69 bar rises 29.73 0mph NNW dew-point 57 A summer night
Last Quarter of the Flower Moon
This time period, after the iris bloom and the lilacs have died back, we have annuals like petunias, begonias, geraniums and vinca plus the odd Siberian Iris and peony, not many late June perennials in our garden. We await now the Asiatic lilies. My favorite among our flowers many of the lilies in our garden came from lily fanciers who live in the upper midwest. Purchased at a lily growers special season sale at the Minnesota Landscape Arboretum, they come in beautiful colors and many, like the Star Gazer, have scents that beguile. A bit later the hemerocallis, day lilies, will begin to bloom. They will take us into September along with the Liguria, the bug bane and the bush Clematis.
It is a clear night. Stars light the sky, ancient messengers of events and objects of long past. They are deep history, a counterpoint to the now. Insects chirp. The occasional owl hoots. Maybe the sound of some small animal scurrying through the grass in search of food. A bats quick, furtive flight crosses the moon’s half lit face.
These nights offer a softness and elegance found only in the natural world. There is no need for fancy dress, cocktails or dance music. All you have to do is walk outside and share the company. Your clothing or lack of it will not matter. Some of the party may find you irrestible, of course. Yes, unwanted attention sometimes mars a quiet night. It does show, though, that you have a niche. You are the canape.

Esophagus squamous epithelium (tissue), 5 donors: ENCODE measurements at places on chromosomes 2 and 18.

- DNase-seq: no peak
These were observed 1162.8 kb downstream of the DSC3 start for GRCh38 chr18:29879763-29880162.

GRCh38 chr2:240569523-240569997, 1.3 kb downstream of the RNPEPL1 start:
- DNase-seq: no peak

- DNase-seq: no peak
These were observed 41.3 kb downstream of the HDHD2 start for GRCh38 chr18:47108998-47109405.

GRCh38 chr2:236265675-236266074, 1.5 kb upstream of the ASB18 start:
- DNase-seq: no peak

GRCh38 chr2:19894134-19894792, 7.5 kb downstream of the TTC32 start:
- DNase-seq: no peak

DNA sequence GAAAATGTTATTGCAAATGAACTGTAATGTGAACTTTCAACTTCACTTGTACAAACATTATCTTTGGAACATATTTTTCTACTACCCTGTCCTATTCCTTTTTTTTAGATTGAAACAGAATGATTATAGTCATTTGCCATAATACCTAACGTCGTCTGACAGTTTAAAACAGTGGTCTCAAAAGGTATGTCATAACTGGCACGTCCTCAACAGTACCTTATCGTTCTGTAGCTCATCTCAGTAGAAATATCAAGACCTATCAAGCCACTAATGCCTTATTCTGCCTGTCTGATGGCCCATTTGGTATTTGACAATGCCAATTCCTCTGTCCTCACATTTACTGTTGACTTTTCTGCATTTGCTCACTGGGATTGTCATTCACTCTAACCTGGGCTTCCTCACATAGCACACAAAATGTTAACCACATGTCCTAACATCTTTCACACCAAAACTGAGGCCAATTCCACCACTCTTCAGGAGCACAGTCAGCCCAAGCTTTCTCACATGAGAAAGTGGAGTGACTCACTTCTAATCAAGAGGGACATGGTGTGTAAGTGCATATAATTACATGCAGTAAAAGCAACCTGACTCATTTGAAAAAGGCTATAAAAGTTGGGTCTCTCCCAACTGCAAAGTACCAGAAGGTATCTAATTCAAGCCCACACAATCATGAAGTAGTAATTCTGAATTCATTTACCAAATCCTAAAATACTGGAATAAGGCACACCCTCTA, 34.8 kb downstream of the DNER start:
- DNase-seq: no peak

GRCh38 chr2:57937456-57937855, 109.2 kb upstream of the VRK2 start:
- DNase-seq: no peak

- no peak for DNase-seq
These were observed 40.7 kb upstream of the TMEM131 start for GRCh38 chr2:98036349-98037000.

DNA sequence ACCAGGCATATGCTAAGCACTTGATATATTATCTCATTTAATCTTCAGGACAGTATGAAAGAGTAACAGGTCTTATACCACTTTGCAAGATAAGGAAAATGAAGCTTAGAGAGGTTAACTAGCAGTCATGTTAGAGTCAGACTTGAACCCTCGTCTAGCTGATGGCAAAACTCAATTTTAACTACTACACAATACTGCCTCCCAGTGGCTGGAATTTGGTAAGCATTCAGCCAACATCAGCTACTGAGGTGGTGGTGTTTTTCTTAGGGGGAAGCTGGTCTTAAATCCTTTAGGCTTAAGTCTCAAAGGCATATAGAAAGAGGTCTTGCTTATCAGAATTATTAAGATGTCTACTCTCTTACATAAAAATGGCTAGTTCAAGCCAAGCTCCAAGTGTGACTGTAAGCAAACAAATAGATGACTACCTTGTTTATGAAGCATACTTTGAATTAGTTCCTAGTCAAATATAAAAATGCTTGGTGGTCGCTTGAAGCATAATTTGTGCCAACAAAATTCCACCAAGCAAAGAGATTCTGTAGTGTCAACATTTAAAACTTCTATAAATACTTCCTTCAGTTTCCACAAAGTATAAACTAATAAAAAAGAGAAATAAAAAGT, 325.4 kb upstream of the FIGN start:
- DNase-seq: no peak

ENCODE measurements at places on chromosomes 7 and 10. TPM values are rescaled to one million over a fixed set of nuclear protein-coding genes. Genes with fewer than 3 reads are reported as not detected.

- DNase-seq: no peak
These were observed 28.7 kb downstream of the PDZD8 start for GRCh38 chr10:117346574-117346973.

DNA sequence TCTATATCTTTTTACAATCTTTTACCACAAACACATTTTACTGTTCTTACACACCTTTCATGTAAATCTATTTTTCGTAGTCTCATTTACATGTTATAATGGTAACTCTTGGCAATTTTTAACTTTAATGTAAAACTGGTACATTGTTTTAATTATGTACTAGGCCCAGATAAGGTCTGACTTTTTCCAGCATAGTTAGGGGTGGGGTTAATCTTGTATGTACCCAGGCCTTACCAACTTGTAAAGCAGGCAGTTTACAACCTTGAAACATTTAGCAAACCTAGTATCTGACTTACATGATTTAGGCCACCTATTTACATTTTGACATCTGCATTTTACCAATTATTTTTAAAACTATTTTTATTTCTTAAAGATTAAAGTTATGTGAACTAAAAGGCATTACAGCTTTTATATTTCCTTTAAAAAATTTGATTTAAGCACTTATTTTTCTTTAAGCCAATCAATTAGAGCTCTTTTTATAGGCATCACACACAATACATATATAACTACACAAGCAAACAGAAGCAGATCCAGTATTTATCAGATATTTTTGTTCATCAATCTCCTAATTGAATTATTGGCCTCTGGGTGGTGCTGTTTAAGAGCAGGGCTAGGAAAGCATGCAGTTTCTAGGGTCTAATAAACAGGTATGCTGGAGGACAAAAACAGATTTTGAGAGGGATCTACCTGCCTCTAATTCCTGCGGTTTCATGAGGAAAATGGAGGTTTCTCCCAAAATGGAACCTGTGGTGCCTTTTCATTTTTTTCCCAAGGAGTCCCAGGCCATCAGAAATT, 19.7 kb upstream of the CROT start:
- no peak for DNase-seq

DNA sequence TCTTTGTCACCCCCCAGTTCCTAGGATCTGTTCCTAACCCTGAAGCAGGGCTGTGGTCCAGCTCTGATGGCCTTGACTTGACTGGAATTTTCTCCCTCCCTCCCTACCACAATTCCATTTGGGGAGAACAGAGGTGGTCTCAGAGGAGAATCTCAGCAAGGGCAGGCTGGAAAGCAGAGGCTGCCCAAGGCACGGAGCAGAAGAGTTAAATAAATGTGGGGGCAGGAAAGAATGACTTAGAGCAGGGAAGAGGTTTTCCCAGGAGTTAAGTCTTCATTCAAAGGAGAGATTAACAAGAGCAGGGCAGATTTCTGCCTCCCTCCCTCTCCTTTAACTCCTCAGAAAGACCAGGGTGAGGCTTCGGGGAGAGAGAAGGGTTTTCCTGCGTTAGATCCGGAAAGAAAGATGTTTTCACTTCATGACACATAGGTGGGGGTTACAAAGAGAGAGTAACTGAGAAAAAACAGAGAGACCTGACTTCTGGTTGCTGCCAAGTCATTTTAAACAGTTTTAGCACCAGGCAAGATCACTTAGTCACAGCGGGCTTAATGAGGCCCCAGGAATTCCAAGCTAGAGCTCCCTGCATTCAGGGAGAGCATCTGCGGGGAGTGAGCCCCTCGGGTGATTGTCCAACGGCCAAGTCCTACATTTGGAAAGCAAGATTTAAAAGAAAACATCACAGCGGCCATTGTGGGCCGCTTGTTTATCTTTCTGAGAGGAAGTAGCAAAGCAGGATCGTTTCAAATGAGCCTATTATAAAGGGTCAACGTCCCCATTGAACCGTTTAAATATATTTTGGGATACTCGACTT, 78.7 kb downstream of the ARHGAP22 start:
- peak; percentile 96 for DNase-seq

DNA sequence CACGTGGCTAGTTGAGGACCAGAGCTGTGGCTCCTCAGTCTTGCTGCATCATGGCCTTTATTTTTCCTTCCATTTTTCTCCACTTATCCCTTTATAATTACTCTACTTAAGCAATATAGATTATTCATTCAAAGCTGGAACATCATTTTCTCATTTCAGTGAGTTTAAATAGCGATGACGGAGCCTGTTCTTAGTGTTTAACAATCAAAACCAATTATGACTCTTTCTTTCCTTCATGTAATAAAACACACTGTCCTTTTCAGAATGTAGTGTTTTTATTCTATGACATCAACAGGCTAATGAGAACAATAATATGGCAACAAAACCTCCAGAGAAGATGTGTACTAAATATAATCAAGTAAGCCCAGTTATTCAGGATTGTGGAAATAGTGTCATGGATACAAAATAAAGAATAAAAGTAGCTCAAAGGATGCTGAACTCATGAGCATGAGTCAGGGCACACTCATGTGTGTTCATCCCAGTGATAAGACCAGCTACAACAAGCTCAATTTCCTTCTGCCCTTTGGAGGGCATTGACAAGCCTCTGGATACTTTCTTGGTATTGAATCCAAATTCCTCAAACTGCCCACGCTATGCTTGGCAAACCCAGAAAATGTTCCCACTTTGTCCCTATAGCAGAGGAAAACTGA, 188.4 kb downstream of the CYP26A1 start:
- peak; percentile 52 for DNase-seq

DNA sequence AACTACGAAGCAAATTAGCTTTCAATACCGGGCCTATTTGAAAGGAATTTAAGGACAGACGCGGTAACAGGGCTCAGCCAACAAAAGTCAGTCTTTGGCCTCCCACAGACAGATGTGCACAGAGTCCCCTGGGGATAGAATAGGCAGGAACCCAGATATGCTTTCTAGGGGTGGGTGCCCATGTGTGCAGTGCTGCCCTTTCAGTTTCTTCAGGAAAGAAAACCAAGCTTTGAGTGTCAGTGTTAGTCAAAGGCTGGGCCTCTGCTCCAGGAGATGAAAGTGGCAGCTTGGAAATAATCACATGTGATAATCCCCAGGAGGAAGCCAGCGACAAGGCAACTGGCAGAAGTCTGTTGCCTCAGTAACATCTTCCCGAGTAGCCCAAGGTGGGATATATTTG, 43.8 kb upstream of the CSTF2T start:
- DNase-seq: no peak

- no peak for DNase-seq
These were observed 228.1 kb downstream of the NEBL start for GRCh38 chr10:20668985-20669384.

Kate and I spoke to Mary on Skype today. Arranging a physical connection with Singapore has its modest challenges. She called us, for example, at 11:00 PM today, though it was 10:00 AM here. Today has long since turned into tomorrow there. She’s off this week finishing the revisions to her dissertation. Then it heads out to her supervisor for one last check, then onto external readers. More revisions likely. Finally, the oral defense sometime from now. Later, awarding of the doctorate. Pretty cool.
She may visit the temperate latitudes building at the Botanical Gardens as a treat for finishing. That’s where they have trees and plants adapted to cold weather, a mirror to our conservatories with their palms and philodendrons and other tropical vegetation. A strange notion from the perspective of Minnesota.